A few weeks back, Anthony did a post on how to make good Strong Women characters. He hit in a few good points, even if he didn’t pick a great example. Even “good” Strong Women characters like the one he references are actually figures of fun within their stories; note that he even points out that there are constant references to how unwomanly she is and won’t find a man. I disagree with his take that “They need to suffer some sort of loss related to their femininity” to be a good strong female character, but his point that “They need to be paired up with a male character equally strong or stronger” has merit.

I’ve noted that women in the pulps may suffer from The Worf Effect–if the male hero can’t hold his own against the toughest dame on the planet, he’s not gonna be much help to said dame when they’re really in a pinch. On the other hand, you know a dame is tough when she can give the guy who’s gonna topple a space dictatorship with his sword a run for his money.

It’s a shame that the new kids feel they have to reach for anime for their examples of tough women in sci-fi, when they’ve been hanging out in the pulps all along.

Take for example this great scene from Swordsman of Mars–Thorne has just met Thaine, the childhood friend of the Martian who he’s traded places with. At her camp, the pair are attacked by a band of hostile Martians, and a couple of them pull Thaine into her hut and briefly out of sight of the hero.

He was about to spring through the opening when he saw the girl framed in the doorway, dagger in one hand and sword in the other, both dripping blood. Behind her, barely visible in the dim light of the interior, lay one dead and one dying foeman.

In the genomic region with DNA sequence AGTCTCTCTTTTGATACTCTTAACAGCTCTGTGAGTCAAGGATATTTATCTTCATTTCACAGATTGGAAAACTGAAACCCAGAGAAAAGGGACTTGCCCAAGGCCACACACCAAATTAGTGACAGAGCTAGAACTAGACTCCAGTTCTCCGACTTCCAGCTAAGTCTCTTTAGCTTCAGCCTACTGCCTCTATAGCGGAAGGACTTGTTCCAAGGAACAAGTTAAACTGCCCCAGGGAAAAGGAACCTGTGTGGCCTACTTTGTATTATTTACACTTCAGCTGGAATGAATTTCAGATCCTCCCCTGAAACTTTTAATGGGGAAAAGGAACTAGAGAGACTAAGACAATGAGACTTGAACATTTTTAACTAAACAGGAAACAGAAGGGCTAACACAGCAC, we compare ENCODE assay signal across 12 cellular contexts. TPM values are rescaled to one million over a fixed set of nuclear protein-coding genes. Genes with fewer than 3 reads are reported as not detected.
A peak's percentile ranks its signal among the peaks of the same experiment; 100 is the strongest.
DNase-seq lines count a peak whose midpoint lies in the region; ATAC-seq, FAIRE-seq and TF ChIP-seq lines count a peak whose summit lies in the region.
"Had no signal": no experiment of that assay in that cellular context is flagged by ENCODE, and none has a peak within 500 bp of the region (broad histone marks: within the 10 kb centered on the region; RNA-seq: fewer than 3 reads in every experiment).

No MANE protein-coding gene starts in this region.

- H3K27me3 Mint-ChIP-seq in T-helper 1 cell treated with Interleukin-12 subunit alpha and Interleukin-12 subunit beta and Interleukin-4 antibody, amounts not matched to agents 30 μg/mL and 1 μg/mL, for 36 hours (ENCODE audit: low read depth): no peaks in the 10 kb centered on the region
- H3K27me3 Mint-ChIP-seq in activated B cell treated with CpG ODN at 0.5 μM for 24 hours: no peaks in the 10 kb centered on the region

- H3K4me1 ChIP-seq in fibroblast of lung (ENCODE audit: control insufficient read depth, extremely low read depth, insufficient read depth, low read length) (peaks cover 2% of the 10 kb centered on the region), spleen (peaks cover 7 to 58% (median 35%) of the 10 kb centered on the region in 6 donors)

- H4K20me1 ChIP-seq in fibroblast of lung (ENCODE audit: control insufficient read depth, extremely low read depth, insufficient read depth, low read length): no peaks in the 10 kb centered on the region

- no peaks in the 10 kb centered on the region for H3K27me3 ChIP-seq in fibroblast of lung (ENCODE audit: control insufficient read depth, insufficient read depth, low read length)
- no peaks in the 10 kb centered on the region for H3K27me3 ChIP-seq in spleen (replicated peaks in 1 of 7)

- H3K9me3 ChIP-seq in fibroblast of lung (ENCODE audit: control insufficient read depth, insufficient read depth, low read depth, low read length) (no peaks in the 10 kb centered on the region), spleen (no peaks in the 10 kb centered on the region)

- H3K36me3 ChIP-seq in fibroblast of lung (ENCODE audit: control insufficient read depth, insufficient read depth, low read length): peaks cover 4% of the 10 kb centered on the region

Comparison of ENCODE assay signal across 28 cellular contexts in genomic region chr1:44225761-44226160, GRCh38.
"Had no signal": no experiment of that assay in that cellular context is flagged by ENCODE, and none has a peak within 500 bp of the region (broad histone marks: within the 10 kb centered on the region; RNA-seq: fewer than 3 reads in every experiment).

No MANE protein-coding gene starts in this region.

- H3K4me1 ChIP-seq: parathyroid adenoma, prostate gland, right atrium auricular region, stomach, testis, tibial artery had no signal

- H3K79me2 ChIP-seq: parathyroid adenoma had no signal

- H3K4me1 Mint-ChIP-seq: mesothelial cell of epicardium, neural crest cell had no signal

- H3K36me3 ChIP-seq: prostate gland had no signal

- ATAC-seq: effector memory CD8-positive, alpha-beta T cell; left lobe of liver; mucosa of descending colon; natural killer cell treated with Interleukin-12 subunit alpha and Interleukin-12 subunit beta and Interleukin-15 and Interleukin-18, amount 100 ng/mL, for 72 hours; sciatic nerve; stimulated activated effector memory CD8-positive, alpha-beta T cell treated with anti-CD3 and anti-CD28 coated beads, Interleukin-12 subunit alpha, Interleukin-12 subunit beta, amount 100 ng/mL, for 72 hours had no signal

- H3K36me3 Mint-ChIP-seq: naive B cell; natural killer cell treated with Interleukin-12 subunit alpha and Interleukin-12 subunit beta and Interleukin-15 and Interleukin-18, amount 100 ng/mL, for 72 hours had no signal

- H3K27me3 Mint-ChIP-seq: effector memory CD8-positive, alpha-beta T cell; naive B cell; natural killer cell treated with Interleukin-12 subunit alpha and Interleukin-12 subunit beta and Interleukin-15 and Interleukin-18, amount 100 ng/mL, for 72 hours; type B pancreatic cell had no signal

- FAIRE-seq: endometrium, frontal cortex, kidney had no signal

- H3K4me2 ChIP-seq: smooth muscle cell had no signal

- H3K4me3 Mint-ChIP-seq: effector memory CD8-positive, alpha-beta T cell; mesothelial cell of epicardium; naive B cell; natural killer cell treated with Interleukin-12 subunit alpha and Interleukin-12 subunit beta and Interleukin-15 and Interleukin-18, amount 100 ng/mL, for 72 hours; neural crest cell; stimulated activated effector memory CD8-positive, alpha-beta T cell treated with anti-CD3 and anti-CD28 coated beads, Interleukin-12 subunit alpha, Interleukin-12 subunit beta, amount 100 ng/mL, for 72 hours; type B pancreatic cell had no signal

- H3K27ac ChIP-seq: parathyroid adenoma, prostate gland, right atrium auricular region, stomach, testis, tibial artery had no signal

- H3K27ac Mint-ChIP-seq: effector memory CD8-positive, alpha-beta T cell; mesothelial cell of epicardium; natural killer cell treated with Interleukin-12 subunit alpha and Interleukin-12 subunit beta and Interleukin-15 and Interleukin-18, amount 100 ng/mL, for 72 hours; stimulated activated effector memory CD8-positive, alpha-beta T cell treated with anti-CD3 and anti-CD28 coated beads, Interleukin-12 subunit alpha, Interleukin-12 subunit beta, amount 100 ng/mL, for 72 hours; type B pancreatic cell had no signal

“Why – why, I thought…” stammered Thorne, lowering his point.

The girl smiled amusedly and stepped out of the hut. “So you believed these clumsy Ma Gongi had cut me down. Really, Sheb, I gave you credit for a better memory. Have you forgotten the many times Thaine’s blade has bested yours?”

So her name is Thaine, mused Thorne. Aloud he said: “Your demonstration has been most convincing. Yet I have not lost my ambition to improve my swordsmanship, and I should be grateful for further instruction.”

“No better time than now. Still, I have you at a disadvantage, since you hold an inferior weapon.”

“It is a handicap which a man should accord a girl,” Thorne replied.

“Not one this girl requires.”

She sheathed her dagger and extended her blade. Thorne engaged it with his captured weapon which, though more heavy and clumsy, was somewhat similar to a saber.

He instantly found that he had to deal with the swiftest and most dexterous fencer he had ever encountered, and time after time he barely saved himself from being touched.

“It seems your stay at the military school has improved your swordsmanship,” said the girl, cutting, thrusting, and parrying easily – almost effortlessly. “In the old days I would have touched you long ere this. Yet, you but prolong the inevitable.”

“The inevitable,” replied Thorne, “is sometimes perceptible only by deity. For instance, this” – beating sharply on her blade, then catching it on his with a rotary motion – “has often been known to end a conflict.”

Wrenched from her grasp by his impetuous attack, her sword went spinning into the undergrowth.

Instead of taking her defeat badly, Thaine actually beamed.

“You have developed into a real swordsman, old comrade! I am so glad I could almost kiss you.”

“That,” Thorne answered, recovering her weapon for her, “is a reward which should fire any man to supreme endeavor.”

“It is evident that you have mastered courtly speech as well as fencing. And now I will prepare your favorite dish for you.” She called the brute. “Here, Tezzu,” indicating the bodies. “Take these away.”

There are a number of things in effect here:

Thaine’s able to remain boastful to rib her childhood friend, but the hero wasn’t deprived of his moment in “saving her”; alone, either of them might have been overtaken, but Thaine can hold her own. It’s important to note that this wasn’t a case of the hero showing up and the woman has done all of the work and didn’t need any help at all.